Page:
How should investors balance their European real  estate portfolios in a low-growth environment? Mike Keogh provides some answers

It is risky business these days penning articles on property prospects, with the political and economic terrain prone to seismic shifts between keyboard and print. That said, property investor sentiment remains largely unchanged from 2011, with warranted risk aversion evident in the direction of ‘safe haven' capital flows and competition for quality real estate.

Cross-border investors continue to be wary of southern Europe, evident by the UK, Germany and France together accounting for around two-thirds of all EU-15 investment volumes last year. The game changer in 2012 has been the European Central Bank's (ECB) Long Term Refinancing Operations, which have increased liquidity and removed bank cash-flow fears. These have diminished some of the systemic risk in the financial system and halted fears of a wider ‘flood' of maturing real estate debt to the market. But this is still only a temporary solution, and far greater European agreement on economic, structural, banking and labour market reform is needed.

The deleveraging task facing the economies of the industrialised world, and the challenge to deliver property performance alongside the twin headaches of weak occupier demand and restrictive funding markets, is unprecedented.

So what is the property outlook for 2012? With a pricing bubble arguably already evident for secure income producing assets in some markets, question marks surround projected investment volumes and direction. The recent improvement in financial markets perhaps implies the belief that we have passed the point of maximum uncertainty, but with politics, rather than markets, being the dominant influence this year, the possibility of further financial ‘heart attacks' makes it hard to be anything but cautious. In this uncertain climate, difficulties in raising funds in the wholesale market and tight lending standards will persist - such are the concerns over counterparty risk as we enter a recessionary climate.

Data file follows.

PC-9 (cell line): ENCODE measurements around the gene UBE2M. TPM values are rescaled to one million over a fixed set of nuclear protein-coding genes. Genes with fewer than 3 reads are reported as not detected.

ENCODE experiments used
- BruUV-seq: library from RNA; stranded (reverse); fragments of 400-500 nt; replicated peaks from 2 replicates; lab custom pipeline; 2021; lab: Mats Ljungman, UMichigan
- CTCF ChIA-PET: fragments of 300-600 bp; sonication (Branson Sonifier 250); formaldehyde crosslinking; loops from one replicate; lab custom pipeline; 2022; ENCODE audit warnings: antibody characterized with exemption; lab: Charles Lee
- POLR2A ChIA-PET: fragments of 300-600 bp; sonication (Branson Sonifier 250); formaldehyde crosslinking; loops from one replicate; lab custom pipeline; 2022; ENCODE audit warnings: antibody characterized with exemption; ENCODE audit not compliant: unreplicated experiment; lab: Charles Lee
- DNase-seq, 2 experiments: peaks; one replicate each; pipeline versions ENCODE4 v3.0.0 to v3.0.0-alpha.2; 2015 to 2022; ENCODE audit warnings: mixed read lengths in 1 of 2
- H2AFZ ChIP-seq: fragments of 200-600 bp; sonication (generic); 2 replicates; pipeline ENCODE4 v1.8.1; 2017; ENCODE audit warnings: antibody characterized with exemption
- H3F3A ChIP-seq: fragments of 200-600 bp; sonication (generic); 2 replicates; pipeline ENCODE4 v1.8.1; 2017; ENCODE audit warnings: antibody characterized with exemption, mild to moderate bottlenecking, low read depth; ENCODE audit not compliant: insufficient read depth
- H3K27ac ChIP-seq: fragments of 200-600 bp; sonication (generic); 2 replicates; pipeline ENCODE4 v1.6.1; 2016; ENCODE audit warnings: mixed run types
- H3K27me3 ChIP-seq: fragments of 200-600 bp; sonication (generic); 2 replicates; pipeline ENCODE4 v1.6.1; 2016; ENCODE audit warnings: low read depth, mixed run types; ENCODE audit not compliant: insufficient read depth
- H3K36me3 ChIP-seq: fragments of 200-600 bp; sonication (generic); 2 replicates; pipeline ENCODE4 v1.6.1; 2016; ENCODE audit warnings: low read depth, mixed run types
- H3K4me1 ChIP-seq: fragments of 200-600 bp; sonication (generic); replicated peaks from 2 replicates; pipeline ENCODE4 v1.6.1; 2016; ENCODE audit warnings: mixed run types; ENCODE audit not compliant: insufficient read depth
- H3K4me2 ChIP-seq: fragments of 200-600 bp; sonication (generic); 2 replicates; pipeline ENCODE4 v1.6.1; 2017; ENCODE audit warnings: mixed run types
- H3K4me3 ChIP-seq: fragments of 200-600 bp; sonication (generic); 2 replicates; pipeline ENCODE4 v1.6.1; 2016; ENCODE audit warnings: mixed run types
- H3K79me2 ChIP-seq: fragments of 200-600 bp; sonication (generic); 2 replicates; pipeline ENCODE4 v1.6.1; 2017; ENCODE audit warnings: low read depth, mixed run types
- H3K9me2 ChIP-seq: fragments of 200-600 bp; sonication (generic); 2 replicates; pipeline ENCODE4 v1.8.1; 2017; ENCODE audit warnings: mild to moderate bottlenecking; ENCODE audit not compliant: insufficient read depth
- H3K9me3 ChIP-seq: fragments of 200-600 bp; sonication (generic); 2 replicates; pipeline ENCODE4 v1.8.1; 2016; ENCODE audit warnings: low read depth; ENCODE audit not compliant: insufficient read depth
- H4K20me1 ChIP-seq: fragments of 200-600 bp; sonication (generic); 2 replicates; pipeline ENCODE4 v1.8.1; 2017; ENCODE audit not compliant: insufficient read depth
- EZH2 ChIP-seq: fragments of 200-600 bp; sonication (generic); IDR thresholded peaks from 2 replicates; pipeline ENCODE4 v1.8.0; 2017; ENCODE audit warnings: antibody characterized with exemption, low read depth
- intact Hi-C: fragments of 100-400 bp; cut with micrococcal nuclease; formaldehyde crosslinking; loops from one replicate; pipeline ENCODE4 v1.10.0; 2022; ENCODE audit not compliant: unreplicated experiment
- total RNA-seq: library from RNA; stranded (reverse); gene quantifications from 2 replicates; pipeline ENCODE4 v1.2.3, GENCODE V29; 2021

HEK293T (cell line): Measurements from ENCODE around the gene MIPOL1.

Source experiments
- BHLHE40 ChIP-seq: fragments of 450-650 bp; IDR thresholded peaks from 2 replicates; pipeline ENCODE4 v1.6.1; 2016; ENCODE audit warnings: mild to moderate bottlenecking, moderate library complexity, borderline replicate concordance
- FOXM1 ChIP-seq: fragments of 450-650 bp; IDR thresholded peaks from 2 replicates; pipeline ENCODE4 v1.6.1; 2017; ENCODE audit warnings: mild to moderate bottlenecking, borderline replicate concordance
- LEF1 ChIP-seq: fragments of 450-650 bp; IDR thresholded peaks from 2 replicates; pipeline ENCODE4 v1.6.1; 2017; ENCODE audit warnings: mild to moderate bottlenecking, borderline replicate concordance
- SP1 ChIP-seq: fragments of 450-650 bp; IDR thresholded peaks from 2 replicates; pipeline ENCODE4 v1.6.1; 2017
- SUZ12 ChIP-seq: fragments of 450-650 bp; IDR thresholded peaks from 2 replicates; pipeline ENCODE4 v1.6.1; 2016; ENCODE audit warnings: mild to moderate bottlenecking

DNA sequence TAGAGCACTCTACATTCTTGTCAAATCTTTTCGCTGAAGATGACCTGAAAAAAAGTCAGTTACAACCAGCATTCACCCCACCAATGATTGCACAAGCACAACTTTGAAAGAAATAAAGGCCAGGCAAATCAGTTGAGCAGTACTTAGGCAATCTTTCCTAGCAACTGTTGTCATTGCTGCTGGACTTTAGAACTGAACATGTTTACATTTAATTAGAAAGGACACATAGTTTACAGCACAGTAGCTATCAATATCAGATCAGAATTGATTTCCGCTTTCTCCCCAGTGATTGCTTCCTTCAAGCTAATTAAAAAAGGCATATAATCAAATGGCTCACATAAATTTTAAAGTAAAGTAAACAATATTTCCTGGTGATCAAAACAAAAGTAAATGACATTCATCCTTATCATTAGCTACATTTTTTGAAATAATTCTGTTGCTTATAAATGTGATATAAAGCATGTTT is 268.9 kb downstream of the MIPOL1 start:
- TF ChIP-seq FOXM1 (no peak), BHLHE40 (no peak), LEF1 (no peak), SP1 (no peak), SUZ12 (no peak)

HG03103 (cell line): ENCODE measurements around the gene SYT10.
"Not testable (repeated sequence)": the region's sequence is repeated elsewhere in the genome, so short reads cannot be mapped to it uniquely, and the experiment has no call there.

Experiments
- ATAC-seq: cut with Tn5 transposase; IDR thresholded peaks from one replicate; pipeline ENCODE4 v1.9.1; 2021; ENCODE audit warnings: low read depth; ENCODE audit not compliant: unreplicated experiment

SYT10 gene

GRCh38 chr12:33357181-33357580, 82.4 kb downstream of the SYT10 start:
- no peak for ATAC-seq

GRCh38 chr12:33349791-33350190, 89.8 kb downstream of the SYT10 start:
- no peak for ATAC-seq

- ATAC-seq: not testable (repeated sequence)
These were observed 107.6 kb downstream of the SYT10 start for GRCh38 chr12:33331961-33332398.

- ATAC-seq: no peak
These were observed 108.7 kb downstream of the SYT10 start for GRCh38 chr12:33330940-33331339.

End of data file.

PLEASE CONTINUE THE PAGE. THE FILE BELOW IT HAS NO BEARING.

What about growth? This is year four of a 10-year sporadic European recovery. Recent confirmation that the euro-zone contracted in Q4 2011, due to falls in investment, household spending and exports, supports the latest economic growth downgrades. These forecasts are now arguably more realistic than those politically constructed during 2011 in attempts to fend off the bond markets. Italy, Spain and the Netherlands are poised to rejoin Greece and Portugal in recession in 2012, as the economies of Germany and France stagnate compared with stronger, albeit relative, growth in the Nordics.

Recent survey evidence has hinted that Europe may avoid a technical recession for now, but rising unemployment and domestic spending under pressure via fiscal tightening, reiterates the mammoth task ahead. Furthermore, Greece's membership of the single currency remains precarious despite the bailout programmes, largely because the fiscal assumptions upon which the rescue deal is agreed - namely Greek growth - are extremely unrealistic.

Without a seemingly credible plan to tackle sovereign debt, Europe is likely to witness ‘more of the same' in reference to property investment. This view is largely based on risk being currently elevated, but Henderson has run different scenario approaches to highlight potential European strategies. The difficulty in meeting return requirements for core investors implies investment volumes will fall in 2012, unless investors are willing to run the risk of capital erosion tomorrow in return for secure income distribution today.

The figure allocates European markets to core or periphery and outlines how Henderson expects occupier and investment markets to fare under two scenarios: first, prolonged slower economic growth, and second, a shock to the banking system via multiple disorderly defaults and a deeper recession. The medium term outlook is also considered, since there are important distinctions for property performance between core and periphery markets, depending upon which economic scenario pans out.